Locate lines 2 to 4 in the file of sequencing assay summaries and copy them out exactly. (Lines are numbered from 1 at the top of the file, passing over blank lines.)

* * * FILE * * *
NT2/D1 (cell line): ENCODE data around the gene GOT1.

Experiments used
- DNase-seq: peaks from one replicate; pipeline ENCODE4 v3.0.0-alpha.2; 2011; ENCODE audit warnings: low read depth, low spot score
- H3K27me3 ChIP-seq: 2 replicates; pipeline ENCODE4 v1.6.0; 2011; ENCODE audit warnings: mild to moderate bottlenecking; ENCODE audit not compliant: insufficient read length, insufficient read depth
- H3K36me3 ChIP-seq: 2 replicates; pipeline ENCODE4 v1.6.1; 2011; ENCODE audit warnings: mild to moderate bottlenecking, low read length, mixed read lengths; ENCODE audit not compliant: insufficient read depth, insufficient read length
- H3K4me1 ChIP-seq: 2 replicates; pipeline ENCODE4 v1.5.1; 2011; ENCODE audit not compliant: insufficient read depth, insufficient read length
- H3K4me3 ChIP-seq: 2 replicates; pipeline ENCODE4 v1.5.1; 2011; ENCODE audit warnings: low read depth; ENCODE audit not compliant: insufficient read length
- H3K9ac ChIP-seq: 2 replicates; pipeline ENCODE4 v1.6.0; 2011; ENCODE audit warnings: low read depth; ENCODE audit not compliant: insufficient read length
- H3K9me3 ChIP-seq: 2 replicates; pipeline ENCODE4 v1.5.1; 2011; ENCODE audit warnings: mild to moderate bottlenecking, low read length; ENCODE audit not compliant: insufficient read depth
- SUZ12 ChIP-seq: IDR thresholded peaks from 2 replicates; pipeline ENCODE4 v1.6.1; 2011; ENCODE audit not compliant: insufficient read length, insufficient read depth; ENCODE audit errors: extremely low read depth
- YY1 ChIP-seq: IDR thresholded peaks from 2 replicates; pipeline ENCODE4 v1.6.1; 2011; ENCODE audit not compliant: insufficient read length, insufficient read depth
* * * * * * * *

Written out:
Experiments used
- DNase-seq: peaks from one replicate; pipeline ENCODE4 v3.0.0-alpha.2; 2011; ENCODE audit warnings: low read depth, low spot score
- H3K27me3 ChIP-seq: 2 replicates; pipeline ENCODE4 v1.6.0; 2011; ENCODE audit warnings: mild to moderate bottlenecking; ENCODE audit not compliant: insufficient read length, insufficient read depth